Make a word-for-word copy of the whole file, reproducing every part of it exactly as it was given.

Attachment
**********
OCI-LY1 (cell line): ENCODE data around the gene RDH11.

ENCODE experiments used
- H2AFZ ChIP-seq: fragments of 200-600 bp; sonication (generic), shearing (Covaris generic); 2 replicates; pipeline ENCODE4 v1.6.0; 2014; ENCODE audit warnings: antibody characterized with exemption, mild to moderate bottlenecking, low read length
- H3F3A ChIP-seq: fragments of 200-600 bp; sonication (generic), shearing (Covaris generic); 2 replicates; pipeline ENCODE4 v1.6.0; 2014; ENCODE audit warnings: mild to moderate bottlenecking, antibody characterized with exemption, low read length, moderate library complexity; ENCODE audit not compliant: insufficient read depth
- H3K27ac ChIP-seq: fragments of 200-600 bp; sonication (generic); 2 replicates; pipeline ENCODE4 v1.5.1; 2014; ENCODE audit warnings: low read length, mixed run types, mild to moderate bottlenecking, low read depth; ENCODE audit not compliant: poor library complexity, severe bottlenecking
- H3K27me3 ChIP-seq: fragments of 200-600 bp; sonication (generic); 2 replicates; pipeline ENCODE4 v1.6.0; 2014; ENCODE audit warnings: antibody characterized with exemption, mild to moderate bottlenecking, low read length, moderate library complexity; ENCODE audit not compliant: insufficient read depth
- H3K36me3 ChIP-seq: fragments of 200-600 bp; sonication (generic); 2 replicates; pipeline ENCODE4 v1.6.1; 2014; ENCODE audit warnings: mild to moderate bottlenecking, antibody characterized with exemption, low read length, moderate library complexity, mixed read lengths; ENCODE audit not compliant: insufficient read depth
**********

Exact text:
OCI-LY1 (cell line): ENCODE data around the gene RDH11.

ENCODE experiments used
- H2AFZ ChIP-seq: fragments of 200-600 bp; sonication (generic), shearing (Covaris generic); 2 replicates; pipeline ENCODE4 v1.6.0; 2014; ENCODE audit warnings: antibody characterized with exemption, mild to moderate bottlenecking, low read length
- H3F3A ChIP-seq: fragments of 200-600 bp; sonication (generic), shearing (Covaris generic); 2 replicates; pipeline ENCODE4 v1.6.0; 2014; ENCODE audit warnings: mild to moderate bottlenecking, antibody characterized with exemption, low read length, moderate library complexity; ENCODE audit not compliant: insufficient read depth
- H3K27ac ChIP-seq: fragments of 200-600 bp; sonication (generic); 2 replicates; pipeline ENCODE4 v1.5.1; 2014; ENCODE audit warnings: low read length, mixed run types, mild to moderate bottlenecking, low read depth; ENCODE audit not compliant: poor library complexity, severe bottlenecking
- H3K27me3 ChIP-seq: fragments of 200-600 bp; sonication (generic); 2 replicates; pipeline ENCODE4 v1.6.0; 2014; ENCODE audit warnings: antibody characterized with exemption, mild to moderate bottlenecking, low read length, moderate library complexity; ENCODE audit not compliant: insufficient read depth
- H3K36me3 ChIP-seq: fragments of 200-600 bp; sonication (generic); 2 replicates; pipeline ENCODE4 v1.6.1; 2014; ENCODE audit warnings: mild to moderate bottlenecking, antibody characterized with exemption, low read length, moderate library complexity, mixed read lengths; ENCODE audit not compliant: insufficient read depth